Effective Web Site Management: Finding The Right Balance Between Internal And External

During lunch last week with a client, I was asked the following question:

“How much of our web site’s functionality and content should we create and manage internally, and how much should we outsource to somebody else?”

It’s a tough question.

Some businesses outsource all of it. The site is designed and built by a third party, and once it’s up and running, whenever a change is needed — even something as small as updating a phone number — a request is emailed to the web site developer who makes the change.

Other businesses choose to do everything themselves. They design it, they write the HTML, they update the content, etc. Some even host the site on their own in-house servers.

Which approach is right? Without making any specific references to this year’s presidential campaign, I’m going to suggest that neither choice is particularly appealing. In my opinion, the best option is somewhere in the middle.

The problem with outsourcing everything is that it tends to create sites that are not actively managed, and that over time, stop evolving. No matter how responsive and accommodating your web site developer is in handling your requests, if you’ve got to go to somebody outside your organization every time you have an idea for improvement, you will not make changes with the same frequency or creativity as you would if you could just get in there and do it yourself.

The other option has problems as well. Internally produced sites tend to look homemade, lacking the design elegance and intuitive navigation that a professional brings to bear. In addition, they may not function reliably, since the skills and attention required in keeping the technical underpinnings performing consistently are beyond the scope of what most of us do well (as an example, there are many companies who do nothing but host web sites, and who give them the 7/24 attention they require).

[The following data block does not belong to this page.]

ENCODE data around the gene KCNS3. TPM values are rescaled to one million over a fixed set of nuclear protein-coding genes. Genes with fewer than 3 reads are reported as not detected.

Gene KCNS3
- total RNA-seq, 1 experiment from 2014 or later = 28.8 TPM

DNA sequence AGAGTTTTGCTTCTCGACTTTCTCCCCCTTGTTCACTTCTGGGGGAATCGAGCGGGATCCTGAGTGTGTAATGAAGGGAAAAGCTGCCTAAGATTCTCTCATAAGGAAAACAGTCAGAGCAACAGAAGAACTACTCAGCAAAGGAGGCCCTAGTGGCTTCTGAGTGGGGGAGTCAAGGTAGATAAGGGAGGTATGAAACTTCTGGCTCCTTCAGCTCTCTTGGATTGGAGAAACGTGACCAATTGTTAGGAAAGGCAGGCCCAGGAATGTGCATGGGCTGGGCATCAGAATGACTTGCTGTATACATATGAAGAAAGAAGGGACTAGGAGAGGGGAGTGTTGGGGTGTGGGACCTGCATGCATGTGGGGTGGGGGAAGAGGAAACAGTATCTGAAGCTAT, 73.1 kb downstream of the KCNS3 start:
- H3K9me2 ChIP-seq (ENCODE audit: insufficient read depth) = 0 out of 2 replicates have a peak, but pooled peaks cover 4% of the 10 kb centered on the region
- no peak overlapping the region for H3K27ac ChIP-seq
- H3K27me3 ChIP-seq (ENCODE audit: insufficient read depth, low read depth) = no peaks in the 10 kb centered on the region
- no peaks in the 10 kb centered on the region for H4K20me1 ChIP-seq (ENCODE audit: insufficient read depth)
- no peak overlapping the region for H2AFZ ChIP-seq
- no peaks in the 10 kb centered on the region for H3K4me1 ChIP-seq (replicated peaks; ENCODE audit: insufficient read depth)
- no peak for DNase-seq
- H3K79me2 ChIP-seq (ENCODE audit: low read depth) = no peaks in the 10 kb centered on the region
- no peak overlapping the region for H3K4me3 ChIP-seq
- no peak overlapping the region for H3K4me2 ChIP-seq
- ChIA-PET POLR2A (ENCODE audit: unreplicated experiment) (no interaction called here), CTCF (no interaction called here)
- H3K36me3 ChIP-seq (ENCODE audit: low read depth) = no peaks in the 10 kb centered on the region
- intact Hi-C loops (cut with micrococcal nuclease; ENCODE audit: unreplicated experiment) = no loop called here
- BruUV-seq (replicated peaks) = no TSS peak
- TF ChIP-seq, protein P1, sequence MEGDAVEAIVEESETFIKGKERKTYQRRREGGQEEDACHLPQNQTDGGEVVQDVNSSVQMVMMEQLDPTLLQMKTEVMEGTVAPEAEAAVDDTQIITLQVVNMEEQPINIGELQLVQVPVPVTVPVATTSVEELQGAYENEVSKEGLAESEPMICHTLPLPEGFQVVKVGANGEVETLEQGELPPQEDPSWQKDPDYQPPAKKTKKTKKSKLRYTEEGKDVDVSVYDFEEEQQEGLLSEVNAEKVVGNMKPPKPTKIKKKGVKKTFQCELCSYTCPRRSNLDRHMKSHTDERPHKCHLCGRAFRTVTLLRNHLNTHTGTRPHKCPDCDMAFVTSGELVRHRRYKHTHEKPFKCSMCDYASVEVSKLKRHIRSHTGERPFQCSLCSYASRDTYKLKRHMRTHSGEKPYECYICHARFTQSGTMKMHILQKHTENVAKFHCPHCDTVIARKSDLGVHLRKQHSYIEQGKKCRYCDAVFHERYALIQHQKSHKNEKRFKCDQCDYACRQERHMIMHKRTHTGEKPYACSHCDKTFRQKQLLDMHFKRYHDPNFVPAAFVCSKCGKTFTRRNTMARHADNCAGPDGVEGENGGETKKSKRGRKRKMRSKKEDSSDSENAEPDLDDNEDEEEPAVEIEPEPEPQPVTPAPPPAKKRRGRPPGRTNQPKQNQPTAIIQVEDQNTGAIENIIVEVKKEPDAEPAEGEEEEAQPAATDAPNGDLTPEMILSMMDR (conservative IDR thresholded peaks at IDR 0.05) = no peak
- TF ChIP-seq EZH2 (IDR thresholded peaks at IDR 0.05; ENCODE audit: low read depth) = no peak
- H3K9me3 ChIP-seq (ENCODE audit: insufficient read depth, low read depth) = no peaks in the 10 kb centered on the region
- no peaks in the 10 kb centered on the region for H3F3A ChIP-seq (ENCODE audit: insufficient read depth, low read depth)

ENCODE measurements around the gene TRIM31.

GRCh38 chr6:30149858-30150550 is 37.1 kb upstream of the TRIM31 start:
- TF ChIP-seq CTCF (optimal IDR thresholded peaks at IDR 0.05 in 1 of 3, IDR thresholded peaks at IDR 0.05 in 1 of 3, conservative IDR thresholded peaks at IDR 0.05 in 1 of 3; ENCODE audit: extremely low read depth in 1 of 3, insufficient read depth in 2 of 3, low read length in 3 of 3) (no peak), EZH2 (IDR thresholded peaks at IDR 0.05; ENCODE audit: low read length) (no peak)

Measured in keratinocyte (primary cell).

So here’s my recommendation: Outsource the framework; Maintain control over the content. In other words, hire professionals to design the look, create the navigation, build the functionality and make sure it stays up and running. But don’t give up your ability to make changes constantly within this framework (that is, to create special offers, update company information, post newsletters, etc.).

Think of it this way. Imagine that you manage a clothing store. You need a certain degree of daily flexibility and control to be most effective. You need to rearrange merchandise, put special offers in the windows, maybe even change the way you greet people who walk in the front door, all based on your daily insights into what works and what doesn’t work. You don’t however, need to rebuild the displays or rearrange the traffic flow on a daily basis, and in fact you would probably benefit by hiring a professional with that specific expertise.

One more thing. When you build your site, make sure to talk explicitly with your developer about building in sections that you can update independently. Even if it requires training somebody in your company to learn some HTML, you’ll want to manage your site’s content internally.

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